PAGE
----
# The Limit of a Function

We have seen that the idea of the limit of a function at a point
\(x_0\) can be fairly intuitive. In order to formalize that idea,
we need somehow to say that the closer \(x\) gets to \(x_0\),
the closer \(f(x)\) gets to the limit. The way this
actually gets stated is a little circumspect. Here we go.

This seems a little circular, but the point is basically that
if you tell me that you want the values of \(f\) to be
within \(\epsilon\) of \(L\),
I can always find some interval \((x_0-\delta,x_0+\delta)\)
where all the values of \(f(x)\) *are* that close.

There are several things worth noting here.

- Note that the definition does not involve \(f(x_0)\). The function \(f\) does not even need to be defined at \(x_0\). Instead, the limit is a description of the behavior of \(f\) at all the points near \(x_0\). That's a good thing. Most of the limits we are actually interested in involve quotients where the denominator vanishes at \(x_0\).
- To emphasize, the definition says that we can make all the function values as close as we want to the limit, just by keeping all the function arguments close to \(x_0\). A function fails to have a limit at \(x_0\) only when, no matter how close we choose the \(x\) values to \(x+0\), there are nonetheless function values \(f(x)\) that are far from the limit.

With a definition like this, we can go about proving (or disproving) that any particular function has a limit at a point. For example, consider the function \(f\) given by \[f(x)=x^2-1.\] We will show that the limit of \(f(x)\) as \(x\) approaches zero is -1. Suppose you give me some number \(\epsilon\) - make it as small as you want. Whatever \(epsilon\) you choose, I choose \(\delta=\sqrt\epsilon\). With that choice we see that no matter what \(x\) we choose from the interval \((x-\sqrt\epsilon,x+\sqrt\epsilon)\) we have \begin{align*} \vert f(x)-(-1)\vert &= \vert (x^2-1)+1\vert\\ &= x^2\\ &< \delta^2\\ &= (\sqrt\epsilon)^2 = \epsilon. \end{align*}

Figure 1: Epsilon-delta box for the function \(f(x)=x^2-1\) with \(x_0=0\).

Figure 1 shows a limit setup for this example. The graph of the function \(f\) is shown in blue. We think that the limit is -1. The lines \(-1+\epsilon\) and \(-1-\epsilon\) are shown in gray. These show how close you have required us to be to the limit. As you make \(\epsilon\) smaller you'll see these lines get closer together, meaning that you are requiring the values of \(f(x)\) to be closer to the limit -1. The red box has left and right edges given by \(0-\delta\) and \(0+\delta\), respectively, and the upper and lower edges of the box show the maximum and minumum values of the function over that interval. Thus, the points inside the red box all have \(x\) coordinates that are within \(\delta\) of 0, and all the points of the graph of \(f\) lie within the box for If this box containing all the values of \(f\) over the delta interval lies between the lines showing \(L+\epsilon\) and \(L-\epsilon\), then our definition is satisfied: the limit is -1. As you make \(\epsilon\) smaller, I have to make \(\delta\) smaller to fit the box between the \(\epsilon\) lines. This is how the definition works: if we can always choose \(\delta\) so the graph of \(f\) stays between the lines, then the limit exists.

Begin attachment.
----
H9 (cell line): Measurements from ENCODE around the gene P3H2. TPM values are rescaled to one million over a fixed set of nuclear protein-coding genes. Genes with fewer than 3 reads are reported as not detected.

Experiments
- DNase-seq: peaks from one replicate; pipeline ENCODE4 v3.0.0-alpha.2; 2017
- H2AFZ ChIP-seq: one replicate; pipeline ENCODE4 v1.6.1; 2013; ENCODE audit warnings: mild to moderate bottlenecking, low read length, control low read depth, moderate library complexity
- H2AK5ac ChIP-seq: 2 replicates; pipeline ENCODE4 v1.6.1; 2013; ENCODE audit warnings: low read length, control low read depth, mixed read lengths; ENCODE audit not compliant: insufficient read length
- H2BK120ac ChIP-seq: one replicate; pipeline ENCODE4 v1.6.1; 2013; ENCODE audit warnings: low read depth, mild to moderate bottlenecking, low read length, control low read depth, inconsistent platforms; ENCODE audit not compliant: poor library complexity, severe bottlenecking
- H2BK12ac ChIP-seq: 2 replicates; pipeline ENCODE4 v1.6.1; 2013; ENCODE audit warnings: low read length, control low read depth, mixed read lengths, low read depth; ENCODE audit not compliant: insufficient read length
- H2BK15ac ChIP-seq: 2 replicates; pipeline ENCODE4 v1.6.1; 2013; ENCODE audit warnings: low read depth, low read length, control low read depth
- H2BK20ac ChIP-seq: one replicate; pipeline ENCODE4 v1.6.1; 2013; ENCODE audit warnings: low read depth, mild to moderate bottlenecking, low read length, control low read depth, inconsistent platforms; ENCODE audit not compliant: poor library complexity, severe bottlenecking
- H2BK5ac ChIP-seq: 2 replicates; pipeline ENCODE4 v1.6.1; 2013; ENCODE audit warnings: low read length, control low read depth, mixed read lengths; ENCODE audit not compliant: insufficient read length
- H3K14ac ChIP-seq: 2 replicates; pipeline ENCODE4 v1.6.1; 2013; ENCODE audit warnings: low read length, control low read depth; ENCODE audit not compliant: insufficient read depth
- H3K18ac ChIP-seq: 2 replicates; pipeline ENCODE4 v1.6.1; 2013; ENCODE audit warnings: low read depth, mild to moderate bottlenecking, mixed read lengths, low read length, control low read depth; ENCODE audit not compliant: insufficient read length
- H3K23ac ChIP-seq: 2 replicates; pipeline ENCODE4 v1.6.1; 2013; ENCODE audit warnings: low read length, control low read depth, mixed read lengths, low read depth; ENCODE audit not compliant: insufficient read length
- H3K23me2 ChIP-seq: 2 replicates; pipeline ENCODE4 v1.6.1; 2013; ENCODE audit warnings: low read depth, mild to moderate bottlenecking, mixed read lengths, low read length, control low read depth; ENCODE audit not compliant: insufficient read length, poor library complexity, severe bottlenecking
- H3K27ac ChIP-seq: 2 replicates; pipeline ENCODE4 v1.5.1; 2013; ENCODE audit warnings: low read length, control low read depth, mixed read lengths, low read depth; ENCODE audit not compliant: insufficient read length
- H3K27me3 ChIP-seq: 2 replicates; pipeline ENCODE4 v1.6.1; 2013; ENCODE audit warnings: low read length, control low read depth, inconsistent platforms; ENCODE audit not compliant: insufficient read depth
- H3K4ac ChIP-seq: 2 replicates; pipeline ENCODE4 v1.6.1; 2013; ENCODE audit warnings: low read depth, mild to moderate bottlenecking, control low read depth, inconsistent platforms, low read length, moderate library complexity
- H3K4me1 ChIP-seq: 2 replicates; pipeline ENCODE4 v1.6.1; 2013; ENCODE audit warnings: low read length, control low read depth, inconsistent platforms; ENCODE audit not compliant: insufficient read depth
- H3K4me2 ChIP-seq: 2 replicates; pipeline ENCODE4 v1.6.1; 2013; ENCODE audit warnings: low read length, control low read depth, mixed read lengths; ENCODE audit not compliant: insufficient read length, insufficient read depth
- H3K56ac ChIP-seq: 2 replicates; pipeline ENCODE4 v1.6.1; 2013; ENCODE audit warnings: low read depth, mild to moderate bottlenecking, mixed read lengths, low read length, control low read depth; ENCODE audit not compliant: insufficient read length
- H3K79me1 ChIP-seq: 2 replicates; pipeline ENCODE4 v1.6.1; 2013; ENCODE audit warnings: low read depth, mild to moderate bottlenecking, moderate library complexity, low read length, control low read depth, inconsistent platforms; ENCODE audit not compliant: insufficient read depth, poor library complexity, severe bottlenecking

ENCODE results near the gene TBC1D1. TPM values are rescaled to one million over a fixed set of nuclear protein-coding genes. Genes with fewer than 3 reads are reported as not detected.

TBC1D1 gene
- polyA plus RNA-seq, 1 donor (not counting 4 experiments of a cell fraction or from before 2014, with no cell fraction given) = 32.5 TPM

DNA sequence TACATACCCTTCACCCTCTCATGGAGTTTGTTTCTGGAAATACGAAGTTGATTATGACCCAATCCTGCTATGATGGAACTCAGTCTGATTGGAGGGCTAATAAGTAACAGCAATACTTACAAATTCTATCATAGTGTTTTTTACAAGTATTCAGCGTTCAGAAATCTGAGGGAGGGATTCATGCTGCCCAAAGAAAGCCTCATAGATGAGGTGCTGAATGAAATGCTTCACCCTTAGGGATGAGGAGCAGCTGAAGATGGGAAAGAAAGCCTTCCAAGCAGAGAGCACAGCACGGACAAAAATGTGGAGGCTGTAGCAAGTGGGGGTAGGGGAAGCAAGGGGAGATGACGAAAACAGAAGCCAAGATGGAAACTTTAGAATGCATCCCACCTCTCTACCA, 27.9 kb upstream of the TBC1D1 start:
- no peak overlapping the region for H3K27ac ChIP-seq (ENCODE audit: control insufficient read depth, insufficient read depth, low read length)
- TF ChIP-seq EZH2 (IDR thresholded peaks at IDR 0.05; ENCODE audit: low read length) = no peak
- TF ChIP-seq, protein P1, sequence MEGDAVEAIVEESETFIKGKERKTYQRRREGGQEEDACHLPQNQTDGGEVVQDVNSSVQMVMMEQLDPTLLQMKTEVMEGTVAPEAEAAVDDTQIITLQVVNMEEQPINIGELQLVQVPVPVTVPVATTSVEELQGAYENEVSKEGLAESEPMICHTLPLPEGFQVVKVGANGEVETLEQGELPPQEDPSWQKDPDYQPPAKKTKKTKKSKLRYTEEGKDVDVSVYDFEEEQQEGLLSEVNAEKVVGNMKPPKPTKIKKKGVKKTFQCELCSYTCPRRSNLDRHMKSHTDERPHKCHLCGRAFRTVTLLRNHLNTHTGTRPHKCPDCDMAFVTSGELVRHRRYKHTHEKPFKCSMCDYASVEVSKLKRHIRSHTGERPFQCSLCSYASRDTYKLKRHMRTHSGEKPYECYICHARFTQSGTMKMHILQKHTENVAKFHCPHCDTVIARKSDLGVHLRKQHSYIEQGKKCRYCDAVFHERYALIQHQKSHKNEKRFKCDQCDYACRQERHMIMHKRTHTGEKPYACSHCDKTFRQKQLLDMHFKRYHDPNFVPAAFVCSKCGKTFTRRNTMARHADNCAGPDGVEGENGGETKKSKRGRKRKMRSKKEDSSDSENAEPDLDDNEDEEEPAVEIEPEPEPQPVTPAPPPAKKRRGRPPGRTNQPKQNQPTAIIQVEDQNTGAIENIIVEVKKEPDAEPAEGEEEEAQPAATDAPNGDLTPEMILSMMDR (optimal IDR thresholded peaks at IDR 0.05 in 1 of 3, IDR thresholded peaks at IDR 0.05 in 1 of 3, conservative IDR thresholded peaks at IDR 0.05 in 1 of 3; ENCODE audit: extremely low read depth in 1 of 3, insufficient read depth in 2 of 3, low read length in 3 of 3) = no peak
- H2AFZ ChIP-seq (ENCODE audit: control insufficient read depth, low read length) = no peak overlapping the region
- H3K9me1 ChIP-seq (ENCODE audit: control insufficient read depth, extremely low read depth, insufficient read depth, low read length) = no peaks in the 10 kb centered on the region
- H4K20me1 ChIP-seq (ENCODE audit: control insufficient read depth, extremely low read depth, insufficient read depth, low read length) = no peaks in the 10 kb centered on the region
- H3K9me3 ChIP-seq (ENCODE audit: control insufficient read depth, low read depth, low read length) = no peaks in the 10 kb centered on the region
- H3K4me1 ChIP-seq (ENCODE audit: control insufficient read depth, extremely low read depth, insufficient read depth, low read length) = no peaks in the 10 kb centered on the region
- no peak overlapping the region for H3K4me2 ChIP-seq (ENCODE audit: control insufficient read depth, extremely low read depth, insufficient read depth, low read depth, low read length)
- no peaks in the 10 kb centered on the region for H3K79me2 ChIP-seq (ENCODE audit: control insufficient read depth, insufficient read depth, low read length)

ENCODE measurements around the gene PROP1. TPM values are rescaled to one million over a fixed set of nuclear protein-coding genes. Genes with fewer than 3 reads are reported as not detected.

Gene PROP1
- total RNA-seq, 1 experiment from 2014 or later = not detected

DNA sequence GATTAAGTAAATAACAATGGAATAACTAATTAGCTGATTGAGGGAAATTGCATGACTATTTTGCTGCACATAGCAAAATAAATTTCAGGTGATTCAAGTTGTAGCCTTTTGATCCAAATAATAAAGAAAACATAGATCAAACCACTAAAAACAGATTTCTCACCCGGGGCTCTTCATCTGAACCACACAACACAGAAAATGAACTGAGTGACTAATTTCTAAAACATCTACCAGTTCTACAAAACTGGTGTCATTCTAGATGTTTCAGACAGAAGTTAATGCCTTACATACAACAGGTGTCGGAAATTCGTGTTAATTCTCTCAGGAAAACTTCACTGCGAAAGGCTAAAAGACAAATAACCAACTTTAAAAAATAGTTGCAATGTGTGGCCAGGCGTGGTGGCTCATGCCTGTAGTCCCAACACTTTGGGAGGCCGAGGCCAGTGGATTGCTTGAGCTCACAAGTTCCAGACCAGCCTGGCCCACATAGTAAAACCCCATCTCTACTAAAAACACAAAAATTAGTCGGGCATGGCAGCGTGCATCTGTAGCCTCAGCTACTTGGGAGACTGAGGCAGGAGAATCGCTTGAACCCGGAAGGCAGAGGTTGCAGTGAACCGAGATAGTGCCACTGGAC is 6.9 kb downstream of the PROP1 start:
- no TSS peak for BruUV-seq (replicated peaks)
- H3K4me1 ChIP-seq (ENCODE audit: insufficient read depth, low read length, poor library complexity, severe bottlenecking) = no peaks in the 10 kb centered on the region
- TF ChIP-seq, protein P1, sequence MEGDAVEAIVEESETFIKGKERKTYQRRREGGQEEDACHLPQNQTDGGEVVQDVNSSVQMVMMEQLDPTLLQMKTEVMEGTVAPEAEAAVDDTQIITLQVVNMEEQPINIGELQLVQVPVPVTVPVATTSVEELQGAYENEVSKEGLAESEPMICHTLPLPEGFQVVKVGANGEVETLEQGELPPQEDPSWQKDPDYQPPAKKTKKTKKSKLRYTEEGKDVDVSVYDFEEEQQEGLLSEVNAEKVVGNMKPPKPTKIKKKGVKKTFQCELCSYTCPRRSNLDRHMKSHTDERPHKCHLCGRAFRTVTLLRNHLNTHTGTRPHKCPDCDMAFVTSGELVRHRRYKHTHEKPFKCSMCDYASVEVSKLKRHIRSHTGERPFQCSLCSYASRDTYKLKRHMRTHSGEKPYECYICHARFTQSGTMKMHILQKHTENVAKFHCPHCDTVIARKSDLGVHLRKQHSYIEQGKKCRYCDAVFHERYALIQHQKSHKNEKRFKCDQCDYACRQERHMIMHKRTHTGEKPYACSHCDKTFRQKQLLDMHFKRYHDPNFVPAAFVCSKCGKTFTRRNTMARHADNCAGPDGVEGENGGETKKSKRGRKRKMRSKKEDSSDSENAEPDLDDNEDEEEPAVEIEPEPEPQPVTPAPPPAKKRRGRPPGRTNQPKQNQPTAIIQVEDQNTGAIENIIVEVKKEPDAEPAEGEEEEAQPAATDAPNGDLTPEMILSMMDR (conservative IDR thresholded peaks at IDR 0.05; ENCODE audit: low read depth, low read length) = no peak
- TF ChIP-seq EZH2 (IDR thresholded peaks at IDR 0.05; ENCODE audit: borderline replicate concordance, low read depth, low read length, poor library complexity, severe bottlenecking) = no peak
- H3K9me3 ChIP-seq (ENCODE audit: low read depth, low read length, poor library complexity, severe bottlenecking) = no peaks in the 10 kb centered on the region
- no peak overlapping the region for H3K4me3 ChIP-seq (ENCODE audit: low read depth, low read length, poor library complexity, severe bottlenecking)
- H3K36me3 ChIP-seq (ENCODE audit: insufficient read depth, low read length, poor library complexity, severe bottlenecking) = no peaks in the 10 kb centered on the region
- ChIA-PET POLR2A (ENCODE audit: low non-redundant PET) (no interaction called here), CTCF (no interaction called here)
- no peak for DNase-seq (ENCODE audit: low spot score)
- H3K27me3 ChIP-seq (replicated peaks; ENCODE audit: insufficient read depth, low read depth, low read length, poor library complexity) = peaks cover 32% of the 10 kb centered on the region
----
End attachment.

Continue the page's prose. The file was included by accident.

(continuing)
Figure 2 shows a limit setup for a different example. In this case we want to show that the limit as \(x\) approaches 1 of \(f\) is equal to 0. We will save the computations required here for the examples page [QuadraticLimit]. Note, however, that this time the function is not symmetric around \(x_0=1\). The function values grow more quickly to the right of \(x_0=1\) than they do to the left, so we have to choose a smaller \(\delta\) to control the function on the right half of the interval \((1-\delta,1+\delta)\). We can do that, though, so the limit exists and it is equal to zero.

Figure 2: Epsilon-delta box for the function \(f(x)=x^2-1\) with \(x_0=1\).

At this point, the obvious question is whether there is anything to this at all - does it always work? What does the situation look like when the definition does not apply? One example function that does not have a limit at zero is given by \[ h(x) = \begin{cases} 1 & x>0\\ 0 & x=0\\ -1 & x\lt 0 \end{cases} \] We can see intuitively that as \(x\) approaches zero from the left, then \(f(x)\) is always -1. When \(x\) approaches from the right, \(f(x)\) is always 1. Since this is a limit process, we don't care at all what \(f(0)\) is. Since the limit from the left is -1 which is different from the limit from the right, we guess that the limit as \(x\) approaches 0 does not exist.

Using the definition, we look at this a bit differently. Choose any value at all for \(L\), the number we think is a limit. Since the definition works for any choice of \(\epsilon\), let's choose \(\epsilon=1\). Then for any positive \(x\), we have \[\vert f(x)-L\vert = \vert 1-L\vert.\] For any negative \(x\) we have \[\vert f(x)-L\vert = \vert -1-L\vert.\] At least one of those differences is greater than or equal to 1. That means that no matter how we choose \(L\), we can never get the function closer than \(1>\epsilon\) to it for all the \(x\) points nearby. The situation is illustrated in Figure 3. This time we choose \(\delta\), but no matter what we choose, the red box containing all the function values does not shrink to fit between the epsilon lines. We conclude that the defition does not apply, and the limit does not exist.